In general, the children who are raised here in Peru are better behaved than the children I have encountered in the United States.  This carries across the economic classes and I’m not quite sure why it is.  After asking around among my friends and a couple complete strangers, I’ve narrowed it down to two theories.  Personally, I think it could be a combination of the two.

1.  They use stricter parenting techniques.  A parent would never be taken into custody for spanking their child here in Peru.  They’ve got bigger fish to fry.  Many upper class families have nannies that essentially raise the children.  In those cases the children are subjected to the disciplinary styles of the nanny.

Having yet to observe children misbehaving here, I have yet to find out what happens when they do, so cannot give you much information to support this theory.  Although I recently read an article in Concord Monitor Online that made me think about different types of parenting styles.  It was about a mother in Concord, NH who kept her child out of school because they were reading a book she did not approve of.  The book addressed the topic of homelessness and it mentioned that one of the children lost a parent.

The mother argues “How am I supposed to address such sad topics with my kindergardener?”  This would never happen here in Peru.  It would be impossible for even the wealthiest of families to keep the existence of poverty a secret.  I live in one of the most beautiful neighborhoods in Lima, but can see signs of it every day.  I can’t imagine that this sheltering style of parenting would fly far down here.  Without being a parent, I would imagine that the best way to address the topic with her child would be for her to talk about it, but what do I know?

Another thing I see from time to time in the States are parents who are afraid of their children and what they might do.  Examples of this would be a mother of one of my friends growing up.  She made sure that every second of a weekend I spent there was structured with snack breaks, craft times, outdoor play, and bed times after which if she heard talking, we were separated.  God forbid we were allowed to come up with our own play ideas, or talk after bedtime…who knows what we could have come up with.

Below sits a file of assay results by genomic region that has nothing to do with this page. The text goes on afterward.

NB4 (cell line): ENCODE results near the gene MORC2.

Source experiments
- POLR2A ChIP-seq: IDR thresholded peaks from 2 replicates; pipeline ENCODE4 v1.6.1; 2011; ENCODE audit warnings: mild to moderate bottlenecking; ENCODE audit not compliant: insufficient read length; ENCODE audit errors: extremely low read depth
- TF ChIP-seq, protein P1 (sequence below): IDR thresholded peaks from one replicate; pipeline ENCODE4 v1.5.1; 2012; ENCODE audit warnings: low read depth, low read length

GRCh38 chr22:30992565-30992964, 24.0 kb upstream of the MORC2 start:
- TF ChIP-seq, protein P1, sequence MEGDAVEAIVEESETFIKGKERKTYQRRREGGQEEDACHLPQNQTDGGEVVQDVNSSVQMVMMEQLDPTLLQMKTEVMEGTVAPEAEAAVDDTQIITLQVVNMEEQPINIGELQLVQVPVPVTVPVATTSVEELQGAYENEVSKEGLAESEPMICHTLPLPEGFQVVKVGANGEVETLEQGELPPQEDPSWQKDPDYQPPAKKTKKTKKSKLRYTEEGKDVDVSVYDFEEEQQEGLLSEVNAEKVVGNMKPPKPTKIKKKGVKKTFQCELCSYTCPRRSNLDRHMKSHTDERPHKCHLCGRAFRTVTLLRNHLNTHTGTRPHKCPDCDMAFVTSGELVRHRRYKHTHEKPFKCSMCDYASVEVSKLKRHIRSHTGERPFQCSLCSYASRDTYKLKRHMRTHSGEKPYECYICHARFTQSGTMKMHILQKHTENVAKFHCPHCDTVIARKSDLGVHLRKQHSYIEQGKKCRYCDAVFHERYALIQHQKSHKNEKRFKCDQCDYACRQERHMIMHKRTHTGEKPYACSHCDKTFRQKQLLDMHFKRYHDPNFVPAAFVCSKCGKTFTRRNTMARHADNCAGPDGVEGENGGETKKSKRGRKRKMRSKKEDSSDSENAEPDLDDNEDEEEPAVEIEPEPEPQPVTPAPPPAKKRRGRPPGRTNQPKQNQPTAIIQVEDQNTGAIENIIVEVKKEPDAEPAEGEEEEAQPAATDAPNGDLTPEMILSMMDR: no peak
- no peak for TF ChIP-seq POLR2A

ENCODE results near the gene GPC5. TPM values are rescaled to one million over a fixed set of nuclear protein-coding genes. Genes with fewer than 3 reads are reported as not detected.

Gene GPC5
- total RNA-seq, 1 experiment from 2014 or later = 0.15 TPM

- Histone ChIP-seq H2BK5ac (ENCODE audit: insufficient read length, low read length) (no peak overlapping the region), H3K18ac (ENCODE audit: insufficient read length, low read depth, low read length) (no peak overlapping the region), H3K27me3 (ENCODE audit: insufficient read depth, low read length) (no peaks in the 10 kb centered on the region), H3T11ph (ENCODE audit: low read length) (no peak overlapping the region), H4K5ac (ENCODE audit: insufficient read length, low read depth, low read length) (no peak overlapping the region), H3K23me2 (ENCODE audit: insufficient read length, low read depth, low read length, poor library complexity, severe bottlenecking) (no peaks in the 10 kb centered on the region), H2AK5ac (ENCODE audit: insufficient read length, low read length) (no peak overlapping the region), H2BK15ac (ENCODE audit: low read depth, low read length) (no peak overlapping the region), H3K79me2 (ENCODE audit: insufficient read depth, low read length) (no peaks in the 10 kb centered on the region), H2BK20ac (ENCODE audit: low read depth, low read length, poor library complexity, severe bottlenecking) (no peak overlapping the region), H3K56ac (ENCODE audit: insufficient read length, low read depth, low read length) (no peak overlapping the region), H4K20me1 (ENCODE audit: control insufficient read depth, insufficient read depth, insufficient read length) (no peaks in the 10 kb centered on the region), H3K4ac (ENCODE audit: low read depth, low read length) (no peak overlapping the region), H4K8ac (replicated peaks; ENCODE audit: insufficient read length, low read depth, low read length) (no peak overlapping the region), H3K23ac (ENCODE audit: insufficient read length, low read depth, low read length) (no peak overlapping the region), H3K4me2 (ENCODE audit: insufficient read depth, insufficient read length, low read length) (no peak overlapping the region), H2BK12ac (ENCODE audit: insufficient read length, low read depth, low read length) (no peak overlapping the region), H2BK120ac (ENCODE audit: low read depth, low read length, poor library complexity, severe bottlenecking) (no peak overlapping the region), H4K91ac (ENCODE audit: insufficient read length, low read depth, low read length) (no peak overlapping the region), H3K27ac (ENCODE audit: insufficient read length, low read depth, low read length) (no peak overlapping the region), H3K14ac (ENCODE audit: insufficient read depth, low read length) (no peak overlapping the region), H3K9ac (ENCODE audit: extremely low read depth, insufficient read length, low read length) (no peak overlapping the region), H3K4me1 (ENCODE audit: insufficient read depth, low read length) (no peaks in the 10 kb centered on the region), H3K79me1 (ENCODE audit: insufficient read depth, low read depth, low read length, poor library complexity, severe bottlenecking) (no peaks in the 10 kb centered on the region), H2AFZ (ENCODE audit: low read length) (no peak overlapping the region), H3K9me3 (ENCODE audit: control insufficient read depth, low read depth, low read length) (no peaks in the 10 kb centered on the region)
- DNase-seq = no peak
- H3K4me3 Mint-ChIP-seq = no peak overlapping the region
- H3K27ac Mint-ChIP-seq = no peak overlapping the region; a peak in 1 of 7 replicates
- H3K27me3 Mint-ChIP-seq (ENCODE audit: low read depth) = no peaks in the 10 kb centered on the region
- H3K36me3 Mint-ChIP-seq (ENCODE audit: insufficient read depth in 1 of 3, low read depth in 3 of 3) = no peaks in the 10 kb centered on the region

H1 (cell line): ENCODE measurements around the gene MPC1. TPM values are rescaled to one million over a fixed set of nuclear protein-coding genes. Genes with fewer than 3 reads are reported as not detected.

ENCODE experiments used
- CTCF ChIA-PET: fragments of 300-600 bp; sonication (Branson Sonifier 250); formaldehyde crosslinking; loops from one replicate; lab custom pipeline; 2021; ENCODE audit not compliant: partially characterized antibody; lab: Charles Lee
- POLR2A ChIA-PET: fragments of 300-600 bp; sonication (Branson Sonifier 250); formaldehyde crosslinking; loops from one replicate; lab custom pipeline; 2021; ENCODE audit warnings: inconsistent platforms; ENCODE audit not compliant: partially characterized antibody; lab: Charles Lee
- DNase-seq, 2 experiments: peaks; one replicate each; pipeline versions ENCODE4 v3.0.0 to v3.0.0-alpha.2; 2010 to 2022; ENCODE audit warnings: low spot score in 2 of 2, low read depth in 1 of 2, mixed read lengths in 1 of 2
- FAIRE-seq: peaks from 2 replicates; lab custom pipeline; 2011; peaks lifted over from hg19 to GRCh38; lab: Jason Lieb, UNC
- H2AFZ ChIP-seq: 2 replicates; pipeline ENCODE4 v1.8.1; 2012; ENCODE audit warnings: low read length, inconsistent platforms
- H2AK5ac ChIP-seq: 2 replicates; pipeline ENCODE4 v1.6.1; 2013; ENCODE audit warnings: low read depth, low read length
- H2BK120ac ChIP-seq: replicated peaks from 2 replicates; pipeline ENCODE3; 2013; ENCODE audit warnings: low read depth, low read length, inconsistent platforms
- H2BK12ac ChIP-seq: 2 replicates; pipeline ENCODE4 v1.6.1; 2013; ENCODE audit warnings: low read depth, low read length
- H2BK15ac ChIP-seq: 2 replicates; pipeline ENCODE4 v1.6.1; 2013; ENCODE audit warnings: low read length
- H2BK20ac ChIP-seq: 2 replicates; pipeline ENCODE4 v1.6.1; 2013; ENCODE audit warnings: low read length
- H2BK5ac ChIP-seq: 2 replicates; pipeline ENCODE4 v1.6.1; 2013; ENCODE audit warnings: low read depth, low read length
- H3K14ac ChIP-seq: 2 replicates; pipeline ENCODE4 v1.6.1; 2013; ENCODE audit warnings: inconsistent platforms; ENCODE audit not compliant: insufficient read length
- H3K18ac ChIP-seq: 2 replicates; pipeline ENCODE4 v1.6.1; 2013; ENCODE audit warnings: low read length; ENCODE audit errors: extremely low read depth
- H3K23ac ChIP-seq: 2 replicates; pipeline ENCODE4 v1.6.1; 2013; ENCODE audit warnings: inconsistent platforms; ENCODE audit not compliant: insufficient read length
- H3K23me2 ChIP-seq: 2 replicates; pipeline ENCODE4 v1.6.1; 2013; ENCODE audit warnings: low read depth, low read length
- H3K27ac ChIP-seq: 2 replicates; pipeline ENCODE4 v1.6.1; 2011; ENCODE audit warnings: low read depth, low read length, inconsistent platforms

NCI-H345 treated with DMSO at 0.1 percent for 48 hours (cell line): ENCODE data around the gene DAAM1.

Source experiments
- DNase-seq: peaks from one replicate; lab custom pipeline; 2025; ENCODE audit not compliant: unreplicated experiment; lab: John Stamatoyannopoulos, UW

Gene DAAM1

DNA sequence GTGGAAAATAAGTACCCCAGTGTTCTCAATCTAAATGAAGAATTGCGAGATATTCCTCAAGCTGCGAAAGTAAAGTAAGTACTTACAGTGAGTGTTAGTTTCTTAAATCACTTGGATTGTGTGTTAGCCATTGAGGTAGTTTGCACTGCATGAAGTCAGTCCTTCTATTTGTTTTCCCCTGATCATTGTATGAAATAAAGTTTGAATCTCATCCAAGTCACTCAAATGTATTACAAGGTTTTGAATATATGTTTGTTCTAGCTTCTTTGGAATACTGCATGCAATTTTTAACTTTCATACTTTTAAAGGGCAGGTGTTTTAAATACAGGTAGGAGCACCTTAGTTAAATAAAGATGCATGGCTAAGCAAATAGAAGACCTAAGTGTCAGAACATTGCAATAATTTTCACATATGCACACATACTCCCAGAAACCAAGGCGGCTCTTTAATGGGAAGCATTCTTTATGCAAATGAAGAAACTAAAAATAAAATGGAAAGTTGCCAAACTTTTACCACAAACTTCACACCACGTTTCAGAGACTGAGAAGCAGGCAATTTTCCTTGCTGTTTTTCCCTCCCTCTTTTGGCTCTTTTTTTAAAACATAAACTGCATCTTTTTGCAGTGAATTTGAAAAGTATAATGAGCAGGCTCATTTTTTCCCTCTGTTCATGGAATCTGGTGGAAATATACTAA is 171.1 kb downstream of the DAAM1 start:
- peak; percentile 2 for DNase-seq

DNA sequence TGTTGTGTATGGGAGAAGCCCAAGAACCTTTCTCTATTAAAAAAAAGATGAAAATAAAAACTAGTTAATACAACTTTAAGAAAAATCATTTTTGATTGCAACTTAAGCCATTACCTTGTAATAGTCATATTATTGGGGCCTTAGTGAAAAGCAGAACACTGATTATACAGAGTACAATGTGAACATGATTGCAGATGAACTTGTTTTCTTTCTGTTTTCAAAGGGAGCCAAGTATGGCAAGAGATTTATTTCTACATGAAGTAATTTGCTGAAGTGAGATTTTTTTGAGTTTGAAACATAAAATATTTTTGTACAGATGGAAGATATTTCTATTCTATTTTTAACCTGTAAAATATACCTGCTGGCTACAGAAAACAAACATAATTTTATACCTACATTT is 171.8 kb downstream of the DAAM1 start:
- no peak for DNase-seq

Another example might be the mom who accompanies her 7-year-old son into the dentist office for a cleaning.   She speaks to him the whole time to keep him calm, translating everything the dentist says into baby voice so her not-so-little precious can understand.  What would happen if she sent him in alone?  Perhaps it was the terrorism in the 80’s and 90’s that made the mothers tougher, or made them want to raise their kids to be tougher.  Whatever it is, I have not seen this same “fear” of children or need to treat them like glass vases.  Children are expected to behave and are not constantly tended to here in Peru.

2.  In the United States, we live a lifestyle of being able to get what you want when you want it.  If children want to watch TV or play video games, usually they have easy access to a TV with cable…if not in their house, than at a friend’s house.  Although we complain about cutbacks to education funding, a comparatively good education is far more accessible to children in the United States than here in Peru.  If families don’t have food/homes/money/etc., we have soup kitchens, food stamps, homeless shelters, and welfare.  If people can’t afford healthcare, we have Medicaid and social security.

Fifty-four percent of Peruvians live in poverty. If you think you know someone who is living in poverty in the United States, they have it 5 times better than someone living in poverty here in Peru.  I thought I knew poor through patients I’ve worked with in the United States, but I had no idea.  So, although we may not feel like it, especially with the economic whatever-they’re-calling-it-these-days, we live in a culture of excesses, of things we don’t need.  Perhaps this brings on a sense of entitlement to some of our children.